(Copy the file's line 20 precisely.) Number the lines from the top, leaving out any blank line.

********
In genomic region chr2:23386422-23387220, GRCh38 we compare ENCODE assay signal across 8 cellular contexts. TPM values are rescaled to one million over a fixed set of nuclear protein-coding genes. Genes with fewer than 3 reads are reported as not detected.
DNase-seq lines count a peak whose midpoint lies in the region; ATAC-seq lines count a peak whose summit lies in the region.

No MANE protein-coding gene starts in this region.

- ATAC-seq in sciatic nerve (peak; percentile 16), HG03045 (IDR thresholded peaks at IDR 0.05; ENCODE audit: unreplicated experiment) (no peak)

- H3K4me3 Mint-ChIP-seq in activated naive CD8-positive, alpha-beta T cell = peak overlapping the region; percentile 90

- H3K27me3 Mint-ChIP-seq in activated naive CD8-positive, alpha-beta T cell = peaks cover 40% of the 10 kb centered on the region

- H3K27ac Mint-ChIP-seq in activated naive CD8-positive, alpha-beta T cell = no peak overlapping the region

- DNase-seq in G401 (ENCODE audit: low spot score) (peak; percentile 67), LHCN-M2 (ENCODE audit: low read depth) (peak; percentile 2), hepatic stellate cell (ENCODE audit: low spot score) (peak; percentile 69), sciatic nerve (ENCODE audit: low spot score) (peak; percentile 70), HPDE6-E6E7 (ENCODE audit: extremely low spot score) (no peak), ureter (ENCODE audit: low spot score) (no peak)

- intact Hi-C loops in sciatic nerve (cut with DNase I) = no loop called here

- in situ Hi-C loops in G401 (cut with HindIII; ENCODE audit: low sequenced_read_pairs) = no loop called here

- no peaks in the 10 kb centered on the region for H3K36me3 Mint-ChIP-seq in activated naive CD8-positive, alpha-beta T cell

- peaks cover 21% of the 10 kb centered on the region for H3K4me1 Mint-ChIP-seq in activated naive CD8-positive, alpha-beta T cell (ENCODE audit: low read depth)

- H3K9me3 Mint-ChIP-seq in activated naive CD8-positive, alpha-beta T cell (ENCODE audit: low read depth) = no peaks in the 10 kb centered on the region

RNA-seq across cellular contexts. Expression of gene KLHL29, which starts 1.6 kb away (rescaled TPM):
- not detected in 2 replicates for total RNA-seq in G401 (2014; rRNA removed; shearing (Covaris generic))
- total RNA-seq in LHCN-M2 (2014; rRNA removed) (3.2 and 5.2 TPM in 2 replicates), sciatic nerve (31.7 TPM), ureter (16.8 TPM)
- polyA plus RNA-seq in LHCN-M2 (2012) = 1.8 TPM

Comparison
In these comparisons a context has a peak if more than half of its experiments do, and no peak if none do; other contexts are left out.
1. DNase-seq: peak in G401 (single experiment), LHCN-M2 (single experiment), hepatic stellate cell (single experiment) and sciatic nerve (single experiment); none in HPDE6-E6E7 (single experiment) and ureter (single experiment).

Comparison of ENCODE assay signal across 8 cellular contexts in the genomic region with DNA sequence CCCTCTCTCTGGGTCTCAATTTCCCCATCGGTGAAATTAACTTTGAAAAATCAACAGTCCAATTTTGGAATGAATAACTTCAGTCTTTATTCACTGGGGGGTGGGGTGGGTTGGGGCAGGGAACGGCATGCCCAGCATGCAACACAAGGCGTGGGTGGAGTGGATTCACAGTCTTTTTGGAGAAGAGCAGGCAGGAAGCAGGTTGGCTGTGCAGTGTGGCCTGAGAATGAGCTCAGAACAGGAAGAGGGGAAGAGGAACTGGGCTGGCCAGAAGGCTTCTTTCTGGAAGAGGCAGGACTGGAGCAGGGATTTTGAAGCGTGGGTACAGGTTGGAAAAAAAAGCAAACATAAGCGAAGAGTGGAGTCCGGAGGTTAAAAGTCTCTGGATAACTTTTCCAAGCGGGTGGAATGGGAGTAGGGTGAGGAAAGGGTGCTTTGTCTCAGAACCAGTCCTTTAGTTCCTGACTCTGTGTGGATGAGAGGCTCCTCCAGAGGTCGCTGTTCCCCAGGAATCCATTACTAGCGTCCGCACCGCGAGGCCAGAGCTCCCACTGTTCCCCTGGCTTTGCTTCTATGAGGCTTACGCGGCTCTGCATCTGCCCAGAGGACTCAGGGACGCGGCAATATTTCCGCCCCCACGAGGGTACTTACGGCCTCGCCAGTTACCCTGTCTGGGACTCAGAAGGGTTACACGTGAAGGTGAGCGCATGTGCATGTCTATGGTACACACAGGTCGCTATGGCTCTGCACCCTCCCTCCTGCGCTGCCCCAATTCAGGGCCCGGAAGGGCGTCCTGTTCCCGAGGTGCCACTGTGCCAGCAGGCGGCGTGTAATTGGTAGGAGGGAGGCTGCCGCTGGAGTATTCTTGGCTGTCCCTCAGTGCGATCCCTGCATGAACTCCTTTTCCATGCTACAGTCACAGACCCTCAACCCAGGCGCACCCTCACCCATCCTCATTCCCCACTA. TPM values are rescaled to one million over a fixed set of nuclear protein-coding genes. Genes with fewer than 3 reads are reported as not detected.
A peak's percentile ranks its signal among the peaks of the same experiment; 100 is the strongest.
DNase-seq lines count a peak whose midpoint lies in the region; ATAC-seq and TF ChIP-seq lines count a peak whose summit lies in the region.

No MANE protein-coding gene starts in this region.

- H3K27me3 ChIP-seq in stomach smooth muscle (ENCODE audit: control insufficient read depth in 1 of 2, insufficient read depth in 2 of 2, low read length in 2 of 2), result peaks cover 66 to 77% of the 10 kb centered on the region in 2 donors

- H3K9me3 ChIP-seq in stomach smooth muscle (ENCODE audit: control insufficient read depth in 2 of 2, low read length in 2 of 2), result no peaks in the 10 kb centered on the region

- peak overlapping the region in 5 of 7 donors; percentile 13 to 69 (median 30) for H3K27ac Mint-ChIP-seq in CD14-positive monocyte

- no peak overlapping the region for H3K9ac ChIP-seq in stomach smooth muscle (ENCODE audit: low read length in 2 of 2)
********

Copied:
1. DNase-seq: peak in G401 (single experiment), LHCN-M2 (single experiment), hepatic stellate cell (single experiment) and sciatic nerve (single experiment); none in HPDE6-E6E7 (single experiment) and ureter (single experiment).